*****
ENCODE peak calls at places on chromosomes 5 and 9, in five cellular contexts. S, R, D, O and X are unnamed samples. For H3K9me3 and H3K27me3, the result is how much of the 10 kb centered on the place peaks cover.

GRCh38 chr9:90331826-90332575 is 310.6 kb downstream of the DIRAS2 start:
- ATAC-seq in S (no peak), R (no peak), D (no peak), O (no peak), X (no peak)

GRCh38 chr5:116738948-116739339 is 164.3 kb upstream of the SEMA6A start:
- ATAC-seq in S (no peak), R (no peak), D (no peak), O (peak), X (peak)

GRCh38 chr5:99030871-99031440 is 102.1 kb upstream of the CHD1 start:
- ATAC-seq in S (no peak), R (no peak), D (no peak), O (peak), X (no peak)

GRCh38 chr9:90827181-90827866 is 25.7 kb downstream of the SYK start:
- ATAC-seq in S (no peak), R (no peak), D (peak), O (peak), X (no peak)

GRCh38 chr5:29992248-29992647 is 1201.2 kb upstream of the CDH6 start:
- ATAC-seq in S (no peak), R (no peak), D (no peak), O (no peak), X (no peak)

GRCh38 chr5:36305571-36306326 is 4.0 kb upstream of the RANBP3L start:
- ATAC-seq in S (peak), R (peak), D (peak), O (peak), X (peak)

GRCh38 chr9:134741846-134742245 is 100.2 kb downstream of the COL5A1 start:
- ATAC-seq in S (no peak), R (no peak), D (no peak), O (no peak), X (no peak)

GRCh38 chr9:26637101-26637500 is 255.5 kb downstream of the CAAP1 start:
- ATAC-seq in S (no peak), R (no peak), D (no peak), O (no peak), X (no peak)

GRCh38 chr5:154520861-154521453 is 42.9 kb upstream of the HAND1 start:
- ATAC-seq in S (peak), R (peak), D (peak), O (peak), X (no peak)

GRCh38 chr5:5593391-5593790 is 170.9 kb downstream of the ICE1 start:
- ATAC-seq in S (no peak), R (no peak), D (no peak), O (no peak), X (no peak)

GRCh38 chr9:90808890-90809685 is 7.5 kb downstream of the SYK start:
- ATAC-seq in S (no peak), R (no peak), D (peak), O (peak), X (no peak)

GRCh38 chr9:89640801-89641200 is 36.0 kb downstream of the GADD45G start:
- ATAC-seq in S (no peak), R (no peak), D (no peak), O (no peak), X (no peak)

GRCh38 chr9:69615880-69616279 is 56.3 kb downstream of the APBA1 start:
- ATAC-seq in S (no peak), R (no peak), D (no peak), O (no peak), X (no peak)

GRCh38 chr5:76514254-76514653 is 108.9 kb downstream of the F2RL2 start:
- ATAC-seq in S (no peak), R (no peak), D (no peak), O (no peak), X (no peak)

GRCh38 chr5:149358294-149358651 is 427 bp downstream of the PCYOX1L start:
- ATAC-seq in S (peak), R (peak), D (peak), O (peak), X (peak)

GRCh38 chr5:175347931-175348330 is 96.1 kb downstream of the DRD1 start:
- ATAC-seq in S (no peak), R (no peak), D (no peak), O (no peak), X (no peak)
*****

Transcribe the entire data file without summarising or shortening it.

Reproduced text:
ENCODE peak calls at places on chromosomes 5 and 9, in five cellular contexts. S, R, D, O and X are unnamed samples. For H3K9me3 and H3K27me3, the result is how much of the 10 kb centered on the place peaks cover.

GRCh38 chr9:90331826-90332575 is 310.6 kb downstream of the DIRAS2 start:
- ATAC-seq in S (no peak), R (no peak), D (no peak), O (no peak), X (no peak)

GRCh38 chr5:116738948-116739339 is 164.3 kb upstream of the SEMA6A start:
- ATAC-seq in S (no peak), R (no peak), D (no peak), O (peak), X (peak)

GRCh38 chr5:99030871-99031440 is 102.1 kb upstream of the CHD1 start:
- ATAC-seq in S (no peak), R (no peak), D (no peak), O (peak), X (no peak)

GRCh38 chr9:90827181-90827866 is 25.7 kb downstream of the SYK start:
- ATAC-seq in S (no peak), R (no peak), D (peak), O (peak), X (no peak)

GRCh38 chr5:29992248-29992647 is 1201.2 kb upstream of the CDH6 start:
- ATAC-seq in S (no peak), R (no peak), D (no peak), O (no peak), X (no peak)

GRCh38 chr5:36305571-36306326 is 4.0 kb upstream of the RANBP3L start:
- ATAC-seq in S (peak), R (peak), D (peak), O (peak), X (peak)

GRCh38 chr9:134741846-134742245 is 100.2 kb downstream of the COL5A1 start:
- ATAC-seq in S (no peak), R (no peak), D (no peak), O (no peak), X (no peak)

GRCh38 chr9:26637101-26637500 is 255.5 kb downstream of the CAAP1 start:
- ATAC-seq in S (no peak), R (no peak), D (no peak), O (no peak), X (no peak)

GRCh38 chr5:154520861-154521453 is 42.9 kb upstream of the HAND1 start:
- ATAC-seq in S (peak), R (peak), D (peak), O (peak), X (no peak)

GRCh38 chr5:5593391-5593790 is 170.9 kb downstream of the ICE1 start:
- ATAC-seq in S (no peak), R (no peak), D (no peak), O (no peak), X (no peak)

GRCh38 chr9:90808890-90809685 is 7.5 kb downstream of the SYK start:
- ATAC-seq in S (no peak), R (no peak), D (peak), O (peak), X (no peak)

GRCh38 chr9:89640801-89641200 is 36.0 kb downstream of the GADD45G start:
- ATAC-seq in S (no peak), R (no peak), D (no peak), O (no peak), X (no peak)

GRCh38 chr9:69615880-69616279 is 56.3 kb downstream of the APBA1 start:
- ATAC-seq in S (no peak), R (no peak), D (no peak), O (no peak), X (no peak)

GRCh38 chr5:76514254-76514653 is 108.9 kb downstream of the F2RL2 start:
- ATAC-seq in S (no peak), R (no peak), D (no peak), O (no peak), X (no peak)

GRCh38 chr5:149358294-149358651 is 427 bp downstream of the PCYOX1L start:
- ATAC-seq in S (peak), R (peak), D (peak), O (peak), X (peak)

GRCh38 chr5:175347931-175348330 is 96.1 kb downstream of the DRD1 start:
- ATAC-seq in S (no peak), R (no peak), D (no peak), O (no peak), X (no peak)